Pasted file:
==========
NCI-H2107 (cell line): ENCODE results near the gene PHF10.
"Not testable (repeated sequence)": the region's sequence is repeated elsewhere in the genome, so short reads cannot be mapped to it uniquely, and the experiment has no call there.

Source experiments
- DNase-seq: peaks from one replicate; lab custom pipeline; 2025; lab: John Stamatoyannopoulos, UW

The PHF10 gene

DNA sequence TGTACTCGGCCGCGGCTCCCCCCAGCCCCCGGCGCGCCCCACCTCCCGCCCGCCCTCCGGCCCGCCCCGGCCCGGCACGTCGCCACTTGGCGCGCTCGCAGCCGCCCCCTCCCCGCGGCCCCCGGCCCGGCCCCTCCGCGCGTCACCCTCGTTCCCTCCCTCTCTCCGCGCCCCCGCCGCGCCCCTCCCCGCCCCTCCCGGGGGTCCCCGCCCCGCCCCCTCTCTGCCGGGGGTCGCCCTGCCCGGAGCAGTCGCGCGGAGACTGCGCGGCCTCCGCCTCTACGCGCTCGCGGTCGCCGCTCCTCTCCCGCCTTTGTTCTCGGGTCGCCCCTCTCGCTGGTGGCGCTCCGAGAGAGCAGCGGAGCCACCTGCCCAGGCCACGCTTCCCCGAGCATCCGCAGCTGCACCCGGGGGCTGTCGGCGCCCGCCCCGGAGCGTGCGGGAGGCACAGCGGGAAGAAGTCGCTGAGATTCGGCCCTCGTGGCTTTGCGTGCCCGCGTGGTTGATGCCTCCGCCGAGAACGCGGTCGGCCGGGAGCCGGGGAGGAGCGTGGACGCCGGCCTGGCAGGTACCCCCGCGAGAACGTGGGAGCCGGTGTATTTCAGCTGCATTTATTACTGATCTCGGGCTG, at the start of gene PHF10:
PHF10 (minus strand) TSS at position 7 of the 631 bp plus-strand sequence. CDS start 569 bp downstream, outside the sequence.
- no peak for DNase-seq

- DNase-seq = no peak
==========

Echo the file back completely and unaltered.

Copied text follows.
NCI-H2107 (cell line): ENCODE results near the gene PHF10.
"Not testable (repeated sequence)": the region's sequence is repeated elsewhere in the genome, so short reads cannot be mapped to it uniquely, and the experiment has no call there.

Source experiments
- DNase-seq: peaks from one replicate; lab custom pipeline; 2025; lab: John Stamatoyannopoulos, UW

The PHF10 gene

DNA sequence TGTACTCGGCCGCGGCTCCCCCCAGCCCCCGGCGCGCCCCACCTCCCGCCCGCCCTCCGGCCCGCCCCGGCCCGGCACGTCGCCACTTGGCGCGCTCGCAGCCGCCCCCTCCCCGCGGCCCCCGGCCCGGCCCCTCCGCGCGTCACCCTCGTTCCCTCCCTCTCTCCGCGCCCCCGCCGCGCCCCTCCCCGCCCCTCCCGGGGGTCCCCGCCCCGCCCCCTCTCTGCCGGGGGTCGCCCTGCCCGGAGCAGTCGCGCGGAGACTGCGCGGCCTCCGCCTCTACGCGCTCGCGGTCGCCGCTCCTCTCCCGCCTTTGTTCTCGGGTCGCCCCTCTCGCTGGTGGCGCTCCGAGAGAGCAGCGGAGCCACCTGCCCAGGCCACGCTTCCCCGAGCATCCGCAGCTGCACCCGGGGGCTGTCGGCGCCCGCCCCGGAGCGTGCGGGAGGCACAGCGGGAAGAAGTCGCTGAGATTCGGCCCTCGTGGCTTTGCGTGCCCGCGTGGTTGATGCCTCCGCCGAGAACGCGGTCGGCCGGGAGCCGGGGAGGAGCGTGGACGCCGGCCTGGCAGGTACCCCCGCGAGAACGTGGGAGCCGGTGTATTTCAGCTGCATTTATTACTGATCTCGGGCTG, at the start of gene PHF10:
PHF10 (minus strand) TSS at position 7 of the 631 bp plus-strand sequence. CDS start 569 bp downstream, outside the sequence.
- no peak for DNase-seq

- DNase-seq = no peak